At the beginning of my first year at St Andrews, I broke up with my girlfriend. I had been worried about our relationship during the transition to university, and my worst fears were confirmed: we didn’t make it to Thursday of Freshers’ week before we’d decided that we were better off apart. I don’t regret the decision to split up, but I do wish that it could have gone differently.
My first instinct was to totally remove her from my life. I took down Instagram posts that she was in, deleted her contact from my phone and all of our text messages, unfriended her on Facebook. I thought that if only I never saw her face again, I could put that whole period of my life behind me, and move on to bigger and better things. There was just one problem: she also goes to this university.
As anyone who lives in St Andrews knows, a clean break is impossible in such a small town. There’s no way to avoid running into each other, whether in lectures, pubs, or Tesco. Even removing her from social media hasn’t been totally smooth: sometimes she’ll get tagged in St Andrews Crushes or show up in a photo with a mutual friend of ours. If I could, I would divide the town in two: she’d get Starbucks and the yoga society, I’d get Costa and St Mary’s College. In practice, I’ve taken to avoiding events that I suspect she’ll attend. I scan a room when I go in, just to see whether she’s there.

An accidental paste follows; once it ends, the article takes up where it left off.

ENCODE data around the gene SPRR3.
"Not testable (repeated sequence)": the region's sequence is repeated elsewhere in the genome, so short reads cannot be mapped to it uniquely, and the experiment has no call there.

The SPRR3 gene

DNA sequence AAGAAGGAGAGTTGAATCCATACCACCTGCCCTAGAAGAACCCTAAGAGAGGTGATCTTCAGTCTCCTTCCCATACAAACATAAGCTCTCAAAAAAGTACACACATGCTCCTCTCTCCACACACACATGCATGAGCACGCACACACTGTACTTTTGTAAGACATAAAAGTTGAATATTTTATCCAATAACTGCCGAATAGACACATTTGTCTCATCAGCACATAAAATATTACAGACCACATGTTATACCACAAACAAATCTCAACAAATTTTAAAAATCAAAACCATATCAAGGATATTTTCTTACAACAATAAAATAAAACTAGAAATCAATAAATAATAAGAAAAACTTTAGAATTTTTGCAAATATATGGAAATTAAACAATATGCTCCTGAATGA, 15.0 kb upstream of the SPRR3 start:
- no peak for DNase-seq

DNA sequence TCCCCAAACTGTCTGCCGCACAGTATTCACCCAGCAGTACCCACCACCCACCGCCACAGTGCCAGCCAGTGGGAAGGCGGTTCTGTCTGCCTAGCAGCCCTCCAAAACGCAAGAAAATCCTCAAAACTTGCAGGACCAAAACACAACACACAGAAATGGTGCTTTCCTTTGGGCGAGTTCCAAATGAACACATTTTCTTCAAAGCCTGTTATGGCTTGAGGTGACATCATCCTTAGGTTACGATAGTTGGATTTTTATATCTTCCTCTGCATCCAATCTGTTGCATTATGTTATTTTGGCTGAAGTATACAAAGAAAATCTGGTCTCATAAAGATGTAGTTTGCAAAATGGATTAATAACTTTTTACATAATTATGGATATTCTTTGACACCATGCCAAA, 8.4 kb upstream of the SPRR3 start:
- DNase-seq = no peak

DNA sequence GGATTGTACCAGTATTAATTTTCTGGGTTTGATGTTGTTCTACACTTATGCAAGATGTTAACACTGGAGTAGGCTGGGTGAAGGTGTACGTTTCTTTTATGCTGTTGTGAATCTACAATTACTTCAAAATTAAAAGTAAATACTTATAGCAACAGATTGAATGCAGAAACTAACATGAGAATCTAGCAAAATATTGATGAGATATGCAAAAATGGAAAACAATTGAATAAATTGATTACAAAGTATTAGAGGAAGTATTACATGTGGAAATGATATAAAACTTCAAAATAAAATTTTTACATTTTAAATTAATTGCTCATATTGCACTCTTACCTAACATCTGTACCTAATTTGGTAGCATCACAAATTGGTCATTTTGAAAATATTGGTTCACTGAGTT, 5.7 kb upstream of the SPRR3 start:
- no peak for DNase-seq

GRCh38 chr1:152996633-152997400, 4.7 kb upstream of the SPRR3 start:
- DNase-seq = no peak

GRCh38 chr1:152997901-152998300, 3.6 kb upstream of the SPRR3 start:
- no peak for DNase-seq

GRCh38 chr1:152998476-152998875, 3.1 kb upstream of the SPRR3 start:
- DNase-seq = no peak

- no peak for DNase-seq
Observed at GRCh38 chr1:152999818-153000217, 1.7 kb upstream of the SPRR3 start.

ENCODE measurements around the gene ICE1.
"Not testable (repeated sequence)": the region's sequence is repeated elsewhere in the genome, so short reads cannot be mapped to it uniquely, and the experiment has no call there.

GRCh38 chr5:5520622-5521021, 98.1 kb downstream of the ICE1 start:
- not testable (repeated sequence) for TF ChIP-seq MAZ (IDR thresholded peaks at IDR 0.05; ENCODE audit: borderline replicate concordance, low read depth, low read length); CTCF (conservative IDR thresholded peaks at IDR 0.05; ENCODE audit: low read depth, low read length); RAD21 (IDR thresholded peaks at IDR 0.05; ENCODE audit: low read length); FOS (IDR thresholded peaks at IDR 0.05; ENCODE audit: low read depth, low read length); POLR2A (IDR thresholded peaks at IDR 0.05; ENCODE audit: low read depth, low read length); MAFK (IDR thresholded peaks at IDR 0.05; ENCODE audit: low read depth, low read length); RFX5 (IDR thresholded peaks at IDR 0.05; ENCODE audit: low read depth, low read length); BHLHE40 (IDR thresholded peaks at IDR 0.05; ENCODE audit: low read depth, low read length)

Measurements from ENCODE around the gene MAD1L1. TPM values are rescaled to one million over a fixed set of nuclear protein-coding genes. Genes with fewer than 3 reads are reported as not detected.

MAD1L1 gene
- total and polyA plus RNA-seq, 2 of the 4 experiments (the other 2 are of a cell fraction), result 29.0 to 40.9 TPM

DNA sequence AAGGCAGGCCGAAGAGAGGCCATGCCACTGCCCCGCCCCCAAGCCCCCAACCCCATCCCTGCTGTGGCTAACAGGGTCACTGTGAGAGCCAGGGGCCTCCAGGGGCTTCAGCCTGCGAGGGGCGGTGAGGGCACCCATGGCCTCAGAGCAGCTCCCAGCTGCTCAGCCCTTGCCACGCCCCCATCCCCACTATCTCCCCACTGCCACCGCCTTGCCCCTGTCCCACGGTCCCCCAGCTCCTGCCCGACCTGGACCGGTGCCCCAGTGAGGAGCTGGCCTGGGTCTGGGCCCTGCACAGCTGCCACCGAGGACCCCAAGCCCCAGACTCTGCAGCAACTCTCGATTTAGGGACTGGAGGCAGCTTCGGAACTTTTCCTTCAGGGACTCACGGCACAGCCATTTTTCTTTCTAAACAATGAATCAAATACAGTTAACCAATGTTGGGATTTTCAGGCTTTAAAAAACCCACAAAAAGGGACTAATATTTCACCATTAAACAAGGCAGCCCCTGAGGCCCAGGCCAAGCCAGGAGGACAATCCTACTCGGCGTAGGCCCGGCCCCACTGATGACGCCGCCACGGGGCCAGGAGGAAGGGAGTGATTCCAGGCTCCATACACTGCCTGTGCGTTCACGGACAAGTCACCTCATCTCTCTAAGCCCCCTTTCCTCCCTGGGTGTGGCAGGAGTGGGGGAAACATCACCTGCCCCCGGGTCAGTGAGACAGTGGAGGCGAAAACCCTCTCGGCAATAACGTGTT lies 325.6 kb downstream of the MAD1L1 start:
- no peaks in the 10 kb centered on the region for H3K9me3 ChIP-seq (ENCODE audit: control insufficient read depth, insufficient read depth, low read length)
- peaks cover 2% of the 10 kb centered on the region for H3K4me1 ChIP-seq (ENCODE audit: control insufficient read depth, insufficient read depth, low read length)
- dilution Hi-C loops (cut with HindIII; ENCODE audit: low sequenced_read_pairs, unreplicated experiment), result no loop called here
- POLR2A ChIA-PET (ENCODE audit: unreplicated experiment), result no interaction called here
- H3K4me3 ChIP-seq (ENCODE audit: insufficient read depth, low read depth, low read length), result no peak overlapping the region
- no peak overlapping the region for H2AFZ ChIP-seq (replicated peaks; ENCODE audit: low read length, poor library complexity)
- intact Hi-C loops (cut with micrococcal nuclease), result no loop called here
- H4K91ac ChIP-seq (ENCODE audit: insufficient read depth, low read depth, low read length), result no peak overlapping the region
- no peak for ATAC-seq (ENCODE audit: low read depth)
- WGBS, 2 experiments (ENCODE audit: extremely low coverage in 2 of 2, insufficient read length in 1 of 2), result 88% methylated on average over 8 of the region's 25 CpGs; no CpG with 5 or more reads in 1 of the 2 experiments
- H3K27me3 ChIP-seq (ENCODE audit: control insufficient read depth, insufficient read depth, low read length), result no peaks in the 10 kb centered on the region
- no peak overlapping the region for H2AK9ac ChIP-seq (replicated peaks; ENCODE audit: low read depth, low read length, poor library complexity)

If I were giving myself advice, I’d say this: don’t just cut her out. Sit down, talk about it, and leave on peaceable terms. This is a very small town, and you’re now going to be sharing it for four years. We’re all in this bubble together, uncomfortable as it may be to admit. And when you run into her, remind yourself that she has just as much right to be around town as you do, and she is entitled to friends too.
Sometimes, breaking up can involve learning to share in a way that never comes up during the relationship. When we were dating, we were always happy to share with each other: drinks, vacations, classes. Now that we’re apart, though, we need to try even harder to share, exactly because we don’t want to. This bubble of ours is very small, but it is big enough for the two of us. We just have to learn to have it in common.